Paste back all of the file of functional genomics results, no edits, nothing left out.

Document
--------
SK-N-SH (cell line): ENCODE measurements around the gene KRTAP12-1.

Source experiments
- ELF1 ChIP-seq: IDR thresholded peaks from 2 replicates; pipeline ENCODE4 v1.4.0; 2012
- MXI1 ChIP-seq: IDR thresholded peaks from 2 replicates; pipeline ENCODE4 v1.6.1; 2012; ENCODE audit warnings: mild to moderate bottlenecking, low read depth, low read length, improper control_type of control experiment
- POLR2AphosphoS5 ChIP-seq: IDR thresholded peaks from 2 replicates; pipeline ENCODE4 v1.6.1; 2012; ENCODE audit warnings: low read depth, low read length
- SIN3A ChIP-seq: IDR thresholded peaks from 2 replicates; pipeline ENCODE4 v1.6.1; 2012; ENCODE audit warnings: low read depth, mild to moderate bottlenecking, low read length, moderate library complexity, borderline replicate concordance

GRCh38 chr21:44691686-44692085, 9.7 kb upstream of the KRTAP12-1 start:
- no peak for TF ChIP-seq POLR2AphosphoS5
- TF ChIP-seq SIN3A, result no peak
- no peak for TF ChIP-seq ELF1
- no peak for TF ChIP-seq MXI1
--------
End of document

SK-N-SH (cell line): ENCODE measurements around the gene KRTAP12-1.

Source experiments
- ELF1 ChIP-seq: IDR thresholded peaks from 2 replicates; pipeline ENCODE4 v1.4.0; 2012
- MXI1 ChIP-seq: IDR thresholded peaks from 2 replicates; pipeline ENCODE4 v1.6.1; 2012; ENCODE audit warnings: mild to moderate bottlenecking, low read depth, low read length, improper control_type of control experiment
- POLR2AphosphoS5 ChIP-seq: IDR thresholded peaks from 2 replicates; pipeline ENCODE4 v1.6.1; 2012; ENCODE audit warnings: low read depth, low read length
- SIN3A ChIP-seq: IDR thresholded peaks from 2 replicates; pipeline ENCODE4 v1.6.1; 2012; ENCODE audit warnings: low read depth, mild to moderate bottlenecking, low read length, moderate library complexity, borderline replicate concordance

GRCh38 chr21:44691686-44692085, 9.7 kb upstream of the KRTAP12-1 start:
- no peak for TF ChIP-seq POLR2AphosphoS5
- TF ChIP-seq SIN3A, result no peak
- no peak for TF ChIP-seq ELF1
- no peak for TF ChIP-seq MXI1